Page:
It was a decade ago that I stood on the floor of the Illinois Education Association’s Representative Assembly as a delegate and pleaded with them not to open the door to discussions with the General Assembly on pension reform.
Madigan would read it as our concession, I warned.
And that’s just what he did.
We lost the vote at the RA and a week later Tier II was born.
Beware of following union leaders blindly.
The shocker in the report is something that’s been quietly discussed for awhile in Springfield but has not until now become prominent. That’s the finding that the 2011 reforms may violate federal law.
Under federal standards, local pension systems that substitute for Social Security must pay at least the same level of benefits to get “safe harbor” status, a legal determination that the system follows the law. But, said the report, the creation of Tier 2 not only has irritated new workers who will get lesser benefits than those hired before 2011, but it has raised “significant concerns that the slower Tier 2 pensionable salary cap growth and revised final average salary calculation will be in violation” of Social Security law.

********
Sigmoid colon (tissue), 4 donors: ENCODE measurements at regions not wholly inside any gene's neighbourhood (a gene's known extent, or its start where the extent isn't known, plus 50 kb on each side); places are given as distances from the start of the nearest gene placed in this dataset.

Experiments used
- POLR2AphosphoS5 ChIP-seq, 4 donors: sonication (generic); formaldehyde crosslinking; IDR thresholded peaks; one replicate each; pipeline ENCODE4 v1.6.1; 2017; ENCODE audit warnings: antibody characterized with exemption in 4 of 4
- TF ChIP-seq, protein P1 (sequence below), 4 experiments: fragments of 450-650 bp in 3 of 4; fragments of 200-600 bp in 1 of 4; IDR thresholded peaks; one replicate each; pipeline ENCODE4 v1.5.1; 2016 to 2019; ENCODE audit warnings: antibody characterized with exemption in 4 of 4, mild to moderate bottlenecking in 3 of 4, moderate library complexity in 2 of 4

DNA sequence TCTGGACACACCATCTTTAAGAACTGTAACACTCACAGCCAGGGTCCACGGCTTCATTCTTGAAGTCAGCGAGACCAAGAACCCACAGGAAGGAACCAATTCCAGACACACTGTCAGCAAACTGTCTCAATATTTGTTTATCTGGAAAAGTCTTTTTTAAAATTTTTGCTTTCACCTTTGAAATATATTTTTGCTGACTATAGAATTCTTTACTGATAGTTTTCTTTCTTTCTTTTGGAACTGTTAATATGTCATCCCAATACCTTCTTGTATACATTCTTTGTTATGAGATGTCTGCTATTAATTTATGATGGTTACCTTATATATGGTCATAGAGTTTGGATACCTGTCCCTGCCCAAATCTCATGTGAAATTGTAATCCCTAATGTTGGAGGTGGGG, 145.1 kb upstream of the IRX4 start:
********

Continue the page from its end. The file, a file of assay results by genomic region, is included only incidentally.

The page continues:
The report does not flatly state the state cut benefits too far, referring only to a “potential and costly safe harbor violation.” But the state would do better to fix it now, rather than waiting until later, when it might have to make expensive retroactive payments.
To deal with that and the “unique” circumstances affecting sometimes dangerous fire and police jobs, the task force recommended the state partially roll back benefit cuts for such workers in the 2011 law.
Specifically, it would revamp annual cost-of-living adjustment from half of inflation to the lesser of inflation or 3 percent, boost payments to surviving spouses to the Tier 1 level and base pensions on the highest four of the last five years of a worker’s career, rather than the current eight of the last 10 years.
Doing all of that would eat up part of the investment gains from consolidation, costing municipalities $70 million to $95 million, but might help the state deal with its safe harbor problem.
Of course, I was not the only one to warn that the day of reckoning would come. And some still choose to ignore the fact.